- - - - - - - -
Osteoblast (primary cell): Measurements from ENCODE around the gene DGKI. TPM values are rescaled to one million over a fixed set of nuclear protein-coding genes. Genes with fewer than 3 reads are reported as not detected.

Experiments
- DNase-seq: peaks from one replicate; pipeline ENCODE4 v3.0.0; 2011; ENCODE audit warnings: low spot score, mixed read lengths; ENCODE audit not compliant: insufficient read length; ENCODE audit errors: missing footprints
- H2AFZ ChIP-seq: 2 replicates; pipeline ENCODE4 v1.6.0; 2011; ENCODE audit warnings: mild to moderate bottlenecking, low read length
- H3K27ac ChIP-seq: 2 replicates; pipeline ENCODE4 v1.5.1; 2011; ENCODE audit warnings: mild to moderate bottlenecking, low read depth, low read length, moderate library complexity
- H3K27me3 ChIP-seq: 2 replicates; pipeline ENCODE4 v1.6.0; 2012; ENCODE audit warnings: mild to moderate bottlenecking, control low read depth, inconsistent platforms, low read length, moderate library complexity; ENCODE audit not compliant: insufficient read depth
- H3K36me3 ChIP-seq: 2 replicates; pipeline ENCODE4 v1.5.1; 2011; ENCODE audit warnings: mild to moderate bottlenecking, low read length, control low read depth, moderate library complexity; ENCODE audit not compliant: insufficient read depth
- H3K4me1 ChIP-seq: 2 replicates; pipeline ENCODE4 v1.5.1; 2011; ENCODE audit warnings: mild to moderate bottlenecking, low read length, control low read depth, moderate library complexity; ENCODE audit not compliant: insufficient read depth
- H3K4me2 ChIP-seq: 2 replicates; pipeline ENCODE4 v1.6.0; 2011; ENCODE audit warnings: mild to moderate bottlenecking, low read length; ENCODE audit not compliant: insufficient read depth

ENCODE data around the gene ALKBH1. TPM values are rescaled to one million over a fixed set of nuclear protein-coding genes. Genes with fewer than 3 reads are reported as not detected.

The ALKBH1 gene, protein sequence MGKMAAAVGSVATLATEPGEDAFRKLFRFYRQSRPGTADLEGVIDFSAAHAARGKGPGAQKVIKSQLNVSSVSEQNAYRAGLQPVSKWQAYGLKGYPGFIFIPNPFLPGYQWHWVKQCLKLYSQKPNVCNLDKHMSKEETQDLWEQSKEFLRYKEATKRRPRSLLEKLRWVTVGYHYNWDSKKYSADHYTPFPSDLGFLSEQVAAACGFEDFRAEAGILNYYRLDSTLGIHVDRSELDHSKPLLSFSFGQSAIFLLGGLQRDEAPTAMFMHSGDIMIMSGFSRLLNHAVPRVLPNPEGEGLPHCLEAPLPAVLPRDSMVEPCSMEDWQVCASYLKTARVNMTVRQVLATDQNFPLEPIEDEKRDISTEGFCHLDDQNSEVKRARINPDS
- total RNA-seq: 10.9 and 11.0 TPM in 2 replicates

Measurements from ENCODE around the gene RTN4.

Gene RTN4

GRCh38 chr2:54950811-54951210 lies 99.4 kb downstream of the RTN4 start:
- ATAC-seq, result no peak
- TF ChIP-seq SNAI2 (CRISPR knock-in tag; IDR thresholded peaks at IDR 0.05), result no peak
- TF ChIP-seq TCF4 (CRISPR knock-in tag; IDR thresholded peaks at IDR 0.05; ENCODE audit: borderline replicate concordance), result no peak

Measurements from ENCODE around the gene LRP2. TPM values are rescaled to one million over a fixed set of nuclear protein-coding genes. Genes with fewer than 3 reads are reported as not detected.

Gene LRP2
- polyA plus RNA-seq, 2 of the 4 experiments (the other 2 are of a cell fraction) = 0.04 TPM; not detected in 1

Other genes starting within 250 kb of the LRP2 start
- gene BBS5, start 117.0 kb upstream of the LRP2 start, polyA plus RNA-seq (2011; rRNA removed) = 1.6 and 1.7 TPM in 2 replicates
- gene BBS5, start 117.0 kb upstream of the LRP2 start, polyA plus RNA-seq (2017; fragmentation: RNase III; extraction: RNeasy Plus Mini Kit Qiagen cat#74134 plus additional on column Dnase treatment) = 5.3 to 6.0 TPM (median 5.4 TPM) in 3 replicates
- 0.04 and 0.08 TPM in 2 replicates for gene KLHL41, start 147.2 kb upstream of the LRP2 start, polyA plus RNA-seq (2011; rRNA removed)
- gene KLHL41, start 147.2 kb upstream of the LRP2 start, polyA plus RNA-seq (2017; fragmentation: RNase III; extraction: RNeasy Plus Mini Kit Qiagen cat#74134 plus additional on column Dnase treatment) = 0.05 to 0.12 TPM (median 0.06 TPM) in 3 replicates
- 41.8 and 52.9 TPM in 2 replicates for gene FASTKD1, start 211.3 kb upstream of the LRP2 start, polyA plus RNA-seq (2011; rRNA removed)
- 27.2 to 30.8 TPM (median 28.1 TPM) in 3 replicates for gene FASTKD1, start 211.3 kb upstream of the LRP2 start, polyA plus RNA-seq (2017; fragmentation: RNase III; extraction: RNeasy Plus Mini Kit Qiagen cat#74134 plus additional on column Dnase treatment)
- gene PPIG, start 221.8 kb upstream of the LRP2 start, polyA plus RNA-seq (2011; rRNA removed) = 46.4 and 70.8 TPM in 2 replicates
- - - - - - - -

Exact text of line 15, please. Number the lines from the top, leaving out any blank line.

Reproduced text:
GRCh38 chr2:54950811-54951210 lies 99.4 kb downstream of the RTN4 start: